|Haematoxylin and eosin stain of a microscopic section of the lungs showing a blood vessel with fibrinoid material and an optical empty space indicative of the presence of lipid dissolved during the staining process.|
|Classification and external resources|
Signs and symptoms
An asymptomatic latent period of about 12–48 hours precedes the clinical signs and symptoms. The severe form presents as acute pulmonary heart disease and respiratory failure. This may lead to death within a few hours of injury.
A petechial rash also called purpura that appears on the upper anterior portion of the body, including the chest, neck, upper arm, axilla, shoulder, oral mucosa and conjunctivae is considered to be a pathognomonic sign of Fat embolism syndrome (FES), however, it appears late and often disappears within hours. It results from occlusion of dermal capillaries by fat, and increased capillary fragility.
Central nervous system (CNS) signs, including a change in level of consciousness, are not uncommon. They are usually nonspecific and have the features of diffuse encephalopathy: acute confusion, stupor, coma, rigidity (neurology), or convulsions. Cerebral edema contributes to the neurologic deterioration.
FES is distinct from the presence of fat emboli. Symptoms usually occur 1–3 days after a traumatic injury and are predominantly pulmonary (shortness of breath, hypoxemia), neurological (agitation, delirium, or coma), dermatological (petechial rash), and haematological (anaemia, low platelets). The syndrome manifests more frequently in closed fractures of the pelvis or long bones. The petechial rash, which usually resolves in 5–7 days, is said to be pathognomonic for the syndrome, but only occurs in 20–50% of cases.
Fat emboli occur in almost 90% of all people with severe injuries to bones, although only 10% of these are symptomatic. The risk of fat embolism syndrome is thought to be reduced by early immobilization of fractures and especially by early operative correction. There is also some evidence that steroid prophylaxis of high-risk patients reduces the incidence. The mortality rate of fat-embolism syndrome is approximately 10–20%.
Fat emboli can be either traumatic (resulting from fracture of long bones, accidents, or trauma to soft tissue) or non-traumatic (resulting from burns or fatty liver).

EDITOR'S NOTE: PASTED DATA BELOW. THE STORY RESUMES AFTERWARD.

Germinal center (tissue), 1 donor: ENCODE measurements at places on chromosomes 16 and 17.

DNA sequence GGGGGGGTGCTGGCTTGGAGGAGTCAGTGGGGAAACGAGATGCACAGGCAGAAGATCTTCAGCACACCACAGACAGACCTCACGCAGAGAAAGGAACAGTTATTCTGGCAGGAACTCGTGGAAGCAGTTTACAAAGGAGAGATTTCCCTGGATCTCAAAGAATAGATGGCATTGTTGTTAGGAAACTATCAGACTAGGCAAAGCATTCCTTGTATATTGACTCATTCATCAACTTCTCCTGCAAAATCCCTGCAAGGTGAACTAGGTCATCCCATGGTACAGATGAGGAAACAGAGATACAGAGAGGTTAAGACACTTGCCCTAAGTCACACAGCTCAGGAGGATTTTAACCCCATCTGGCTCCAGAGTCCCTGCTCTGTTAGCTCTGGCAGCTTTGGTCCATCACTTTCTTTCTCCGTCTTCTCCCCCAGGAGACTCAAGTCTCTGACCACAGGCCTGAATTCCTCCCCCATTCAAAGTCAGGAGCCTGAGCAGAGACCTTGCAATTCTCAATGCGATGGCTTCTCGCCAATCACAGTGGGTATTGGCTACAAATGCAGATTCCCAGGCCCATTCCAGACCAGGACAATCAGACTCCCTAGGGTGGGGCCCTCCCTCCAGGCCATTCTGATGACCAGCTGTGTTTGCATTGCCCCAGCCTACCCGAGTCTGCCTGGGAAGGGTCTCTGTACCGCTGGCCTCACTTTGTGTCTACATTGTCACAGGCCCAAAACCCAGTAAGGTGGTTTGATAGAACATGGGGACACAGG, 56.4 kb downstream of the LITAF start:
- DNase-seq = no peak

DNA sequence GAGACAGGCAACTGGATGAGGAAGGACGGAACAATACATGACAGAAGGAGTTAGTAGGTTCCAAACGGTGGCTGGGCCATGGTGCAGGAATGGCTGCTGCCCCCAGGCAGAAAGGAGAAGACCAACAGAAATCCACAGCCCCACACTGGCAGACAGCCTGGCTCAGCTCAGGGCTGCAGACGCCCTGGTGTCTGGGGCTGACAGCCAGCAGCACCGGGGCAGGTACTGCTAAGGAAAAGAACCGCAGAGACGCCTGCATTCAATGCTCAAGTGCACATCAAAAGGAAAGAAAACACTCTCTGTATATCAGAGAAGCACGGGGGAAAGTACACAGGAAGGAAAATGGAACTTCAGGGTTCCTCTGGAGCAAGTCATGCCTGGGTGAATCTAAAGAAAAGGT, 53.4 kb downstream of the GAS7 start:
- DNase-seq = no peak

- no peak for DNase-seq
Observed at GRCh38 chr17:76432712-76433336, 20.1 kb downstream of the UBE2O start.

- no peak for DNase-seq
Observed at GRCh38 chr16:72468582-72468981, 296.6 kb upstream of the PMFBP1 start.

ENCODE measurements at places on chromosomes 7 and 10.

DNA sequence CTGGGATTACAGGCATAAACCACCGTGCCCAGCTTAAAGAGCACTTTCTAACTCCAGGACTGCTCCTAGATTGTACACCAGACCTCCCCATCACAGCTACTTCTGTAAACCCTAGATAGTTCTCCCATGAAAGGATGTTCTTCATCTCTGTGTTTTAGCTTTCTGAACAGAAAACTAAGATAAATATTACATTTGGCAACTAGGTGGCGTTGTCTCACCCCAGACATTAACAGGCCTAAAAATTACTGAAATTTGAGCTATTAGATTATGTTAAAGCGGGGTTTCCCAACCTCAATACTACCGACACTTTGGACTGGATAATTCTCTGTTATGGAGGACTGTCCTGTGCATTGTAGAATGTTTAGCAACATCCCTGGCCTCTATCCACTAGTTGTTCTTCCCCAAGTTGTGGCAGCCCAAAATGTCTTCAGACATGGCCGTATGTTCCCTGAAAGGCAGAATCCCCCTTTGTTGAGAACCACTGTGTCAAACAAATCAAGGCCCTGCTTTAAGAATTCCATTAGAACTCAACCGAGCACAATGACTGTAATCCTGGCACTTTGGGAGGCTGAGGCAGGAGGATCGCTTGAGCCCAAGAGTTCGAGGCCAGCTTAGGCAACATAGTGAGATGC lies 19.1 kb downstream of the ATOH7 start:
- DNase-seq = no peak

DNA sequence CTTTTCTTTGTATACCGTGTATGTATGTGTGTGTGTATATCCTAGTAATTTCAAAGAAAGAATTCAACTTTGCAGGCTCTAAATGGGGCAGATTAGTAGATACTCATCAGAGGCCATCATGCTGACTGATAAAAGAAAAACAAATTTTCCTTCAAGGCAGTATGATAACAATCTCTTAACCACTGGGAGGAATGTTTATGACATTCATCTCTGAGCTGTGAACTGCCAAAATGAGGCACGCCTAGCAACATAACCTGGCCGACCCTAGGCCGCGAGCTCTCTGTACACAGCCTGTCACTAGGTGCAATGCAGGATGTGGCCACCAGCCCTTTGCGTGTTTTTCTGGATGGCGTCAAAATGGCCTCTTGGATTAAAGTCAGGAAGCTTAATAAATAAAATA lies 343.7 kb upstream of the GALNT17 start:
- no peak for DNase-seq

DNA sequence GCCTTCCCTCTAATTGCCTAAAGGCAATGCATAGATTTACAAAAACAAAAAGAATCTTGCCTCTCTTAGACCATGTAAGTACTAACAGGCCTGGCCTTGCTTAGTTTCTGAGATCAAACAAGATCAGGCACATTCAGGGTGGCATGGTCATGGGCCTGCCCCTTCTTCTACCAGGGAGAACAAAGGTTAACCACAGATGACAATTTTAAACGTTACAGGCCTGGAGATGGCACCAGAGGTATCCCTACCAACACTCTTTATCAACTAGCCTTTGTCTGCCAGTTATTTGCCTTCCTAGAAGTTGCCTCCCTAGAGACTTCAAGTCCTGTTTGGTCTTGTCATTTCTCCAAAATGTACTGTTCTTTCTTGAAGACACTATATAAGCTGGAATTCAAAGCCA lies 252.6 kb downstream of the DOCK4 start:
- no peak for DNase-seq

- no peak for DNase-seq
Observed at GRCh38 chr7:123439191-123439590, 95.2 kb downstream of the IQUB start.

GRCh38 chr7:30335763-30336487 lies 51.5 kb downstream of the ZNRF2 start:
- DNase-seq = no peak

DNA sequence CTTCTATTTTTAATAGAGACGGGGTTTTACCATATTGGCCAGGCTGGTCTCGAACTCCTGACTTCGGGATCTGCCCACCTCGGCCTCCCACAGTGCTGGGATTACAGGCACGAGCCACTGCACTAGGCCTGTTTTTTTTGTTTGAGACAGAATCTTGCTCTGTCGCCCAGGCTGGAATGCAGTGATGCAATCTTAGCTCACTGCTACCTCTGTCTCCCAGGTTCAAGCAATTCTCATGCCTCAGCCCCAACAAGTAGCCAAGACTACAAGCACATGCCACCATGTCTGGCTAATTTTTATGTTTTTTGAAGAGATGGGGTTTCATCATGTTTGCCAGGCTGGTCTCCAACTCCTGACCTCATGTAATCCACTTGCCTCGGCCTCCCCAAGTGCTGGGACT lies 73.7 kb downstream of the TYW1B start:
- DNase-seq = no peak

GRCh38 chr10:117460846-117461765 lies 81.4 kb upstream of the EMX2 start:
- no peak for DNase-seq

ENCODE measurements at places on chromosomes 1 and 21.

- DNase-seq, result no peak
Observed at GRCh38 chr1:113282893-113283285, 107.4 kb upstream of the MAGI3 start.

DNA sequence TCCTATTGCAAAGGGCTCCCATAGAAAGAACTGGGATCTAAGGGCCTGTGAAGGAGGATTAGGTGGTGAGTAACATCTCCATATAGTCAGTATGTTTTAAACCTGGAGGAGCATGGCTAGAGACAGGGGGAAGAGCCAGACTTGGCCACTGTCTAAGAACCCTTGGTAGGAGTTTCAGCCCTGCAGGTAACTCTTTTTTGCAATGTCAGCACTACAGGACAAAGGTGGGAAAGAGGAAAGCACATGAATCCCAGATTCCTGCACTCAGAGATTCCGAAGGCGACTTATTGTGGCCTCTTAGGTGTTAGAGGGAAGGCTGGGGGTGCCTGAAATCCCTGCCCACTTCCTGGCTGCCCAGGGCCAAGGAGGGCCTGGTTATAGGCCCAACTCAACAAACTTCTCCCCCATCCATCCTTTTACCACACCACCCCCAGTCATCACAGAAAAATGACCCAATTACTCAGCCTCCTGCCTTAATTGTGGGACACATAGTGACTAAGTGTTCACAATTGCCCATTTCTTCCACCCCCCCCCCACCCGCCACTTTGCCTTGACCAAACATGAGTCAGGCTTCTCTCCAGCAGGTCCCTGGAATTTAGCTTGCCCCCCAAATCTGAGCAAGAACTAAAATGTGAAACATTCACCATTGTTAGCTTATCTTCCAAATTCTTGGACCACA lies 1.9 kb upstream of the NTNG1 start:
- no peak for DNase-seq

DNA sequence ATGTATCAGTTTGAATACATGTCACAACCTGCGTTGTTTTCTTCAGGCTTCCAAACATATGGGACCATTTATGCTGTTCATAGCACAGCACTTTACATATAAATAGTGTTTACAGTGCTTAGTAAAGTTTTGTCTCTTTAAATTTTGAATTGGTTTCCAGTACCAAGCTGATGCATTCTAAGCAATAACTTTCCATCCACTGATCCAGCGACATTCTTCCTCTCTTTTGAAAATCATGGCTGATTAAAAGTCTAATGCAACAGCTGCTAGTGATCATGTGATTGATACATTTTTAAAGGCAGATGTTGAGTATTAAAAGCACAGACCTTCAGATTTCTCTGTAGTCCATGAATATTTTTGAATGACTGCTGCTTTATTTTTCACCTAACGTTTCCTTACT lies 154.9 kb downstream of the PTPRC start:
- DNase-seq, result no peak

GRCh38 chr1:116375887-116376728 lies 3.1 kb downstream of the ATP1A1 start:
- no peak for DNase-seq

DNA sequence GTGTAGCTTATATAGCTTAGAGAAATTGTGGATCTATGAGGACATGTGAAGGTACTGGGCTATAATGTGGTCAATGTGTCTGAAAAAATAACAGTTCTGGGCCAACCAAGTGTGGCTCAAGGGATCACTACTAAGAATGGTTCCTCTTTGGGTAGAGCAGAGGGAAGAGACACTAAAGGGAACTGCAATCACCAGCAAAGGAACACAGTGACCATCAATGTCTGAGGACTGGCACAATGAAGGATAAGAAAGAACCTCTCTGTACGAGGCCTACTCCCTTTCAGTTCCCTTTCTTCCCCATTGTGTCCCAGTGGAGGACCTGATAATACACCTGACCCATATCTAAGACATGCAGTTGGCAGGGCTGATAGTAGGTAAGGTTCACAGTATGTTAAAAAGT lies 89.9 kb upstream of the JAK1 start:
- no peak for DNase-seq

The pathogenesis occurs due to both mechanical obstruction and biochemical injury. It is aggravated by local platelet and erythrocyte aggregation. The release of fatty acids from the fat globules also causes local toxic injury to endothelium. The vascular damage is aggravated by platelet activation and recruitment of granulocytes.
- Mechanical. Mobilisation of fluid fat following trauma to bone and soft tissue.
- Emulsion instability. Explains the pathogenesis of fat embolism in non-traumatic cases. Fat embolus formed by aggregation of plasma lipids (chylomicrons and fatty acids) due to disturbances in emulsification of fat. Symptoms include fatty liver (hepatic steatosis).
- Intravascular coagulation. May result from disseminated intravascular coagulation (DIC).
- Toxic injury. Blood vessels injured by high plasma levels of free fatty acid, results in increased vascular permeability and consequently pulmonary edema.
Complications from a fat embolism tend to be serious:
- Pulmonary fat embolism. Widespread obstruction causes sudden death.
- Systemic fat embolism. These may get lodged in capillaries of organs like brain, kidney, skin etc., causing minute hemorrhage and microinfarcts.
Diagnosis of FES may be difficult because, except for the petechiae, there are no pathognomonic signs. Laboratory tests are mostly nonspecific:
- Serum lipase level increases in bone trauma – often misleading.
- Cytologic examination of urine, blood and sputum with Sudan or Oil Red O staining may detect fat globules that are either free or in macrophages. This test is not sensitive, however, and does not rule out fat embolism.
- Blood lipid level is not helpful for diagnosis because circulating fat levels do not correlate with the severity of the syndrome.
- Decreased hematocrit occurs within 24–48 hours and is attributed to intra-alveolar hemorrhage.
- Alteration in coagulation (thrombogenesis) and thrombocytopenia.
Hypoxemia is present in nearly all patients with FES, often to a PaO2 of well below 60 mmHg. Arterial hypoxemia in these patients has been attributed to ventilation-perfusion inequality and intrapulmonary shunting. Acute cor pulmonale is manifested by respiratory distress, hypoxemia, hypotension and elevated central venous pressure.
The most effective prophylactic measure is to reduce long bone fractures as soon as possible after the injury.
Maintenance of intravascular volume is important because shock can exacerbate the lung injury caused by FES. Albumin has been recommended for volume resuscitation in addition to balanced electrolyte solution, because it not only restores blood volume but also binds fatty acids, and may decrease the extent of lung injury.
- SURGERY TODAY Volume 37, Number 1, 5–8, doi:10.1007/s00595-006-3307-5
- Harsh Mohan, textbook of pathology, pages 124–125
- pages 505- 506. Robins. Kumar, abbas, Fausto, Mitchell. Basic Pathology 8th edition. Saunders Elsevier publishing.
- page 125, textbook of pathology. 6th edition. jaypee publishing.